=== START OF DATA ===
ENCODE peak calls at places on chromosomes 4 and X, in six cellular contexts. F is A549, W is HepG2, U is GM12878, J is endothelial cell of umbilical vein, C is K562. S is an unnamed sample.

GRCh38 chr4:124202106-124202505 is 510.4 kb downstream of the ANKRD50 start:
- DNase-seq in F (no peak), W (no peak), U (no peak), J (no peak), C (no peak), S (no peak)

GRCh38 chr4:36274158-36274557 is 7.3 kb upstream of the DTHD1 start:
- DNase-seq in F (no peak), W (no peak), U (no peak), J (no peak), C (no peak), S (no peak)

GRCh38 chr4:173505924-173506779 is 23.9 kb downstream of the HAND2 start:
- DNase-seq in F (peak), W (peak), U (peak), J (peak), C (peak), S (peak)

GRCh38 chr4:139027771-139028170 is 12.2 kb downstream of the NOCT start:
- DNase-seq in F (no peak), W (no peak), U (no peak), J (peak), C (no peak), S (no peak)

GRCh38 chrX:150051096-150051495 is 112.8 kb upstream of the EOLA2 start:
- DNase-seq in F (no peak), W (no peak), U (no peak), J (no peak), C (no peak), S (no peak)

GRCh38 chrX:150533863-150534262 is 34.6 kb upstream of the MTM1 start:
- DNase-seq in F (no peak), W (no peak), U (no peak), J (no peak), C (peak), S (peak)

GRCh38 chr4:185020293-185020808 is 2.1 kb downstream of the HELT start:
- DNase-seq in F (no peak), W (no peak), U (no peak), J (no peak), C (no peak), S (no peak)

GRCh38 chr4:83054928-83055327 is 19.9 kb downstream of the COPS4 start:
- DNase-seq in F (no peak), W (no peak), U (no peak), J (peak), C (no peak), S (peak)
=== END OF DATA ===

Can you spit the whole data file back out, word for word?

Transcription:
ENCODE peak calls at places on chromosomes 4 and X, in six cellular contexts. F is A549, W is HepG2, U is GM12878, J is endothelial cell of umbilical vein, C is K562. S is an unnamed sample.

GRCh38 chr4:124202106-124202505 is 510.4 kb downstream of the ANKRD50 start:
- DNase-seq in F (no peak), W (no peak), U (no peak), J (no peak), C (no peak), S (no peak)

GRCh38 chr4:36274158-36274557 is 7.3 kb upstream of the DTHD1 start:
- DNase-seq in F (no peak), W (no peak), U (no peak), J (no peak), C (no peak), S (no peak)

GRCh38 chr4:173505924-173506779 is 23.9 kb downstream of the HAND2 start:
- DNase-seq in F (peak), W (peak), U (peak), J (peak), C (peak), S (peak)

GRCh38 chr4:139027771-139028170 is 12.2 kb downstream of the NOCT start:
- DNase-seq in F (no peak), W (no peak), U (no peak), J (peak), C (no peak), S (no peak)

GRCh38 chrX:150051096-150051495 is 112.8 kb upstream of the EOLA2 start:
- DNase-seq in F (no peak), W (no peak), U (no peak), J (no peak), C (no peak), S (no peak)

GRCh38 chrX:150533863-150534262 is 34.6 kb upstream of the MTM1 start:
- DNase-seq in F (no peak), W (no peak), U (no peak), J (no peak), C (peak), S (peak)

GRCh38 chr4:185020293-185020808 is 2.1 kb downstream of the HELT start:
- DNase-seq in F (no peak), W (no peak), U (no peak), J (no peak), C (no peak), S (no peak)

GRCh38 chr4:83054928-83055327 is 19.9 kb downstream of the COPS4 start:
- DNase-seq in F (no peak), W (no peak), U (no peak), J (peak), C (no peak), S (peak)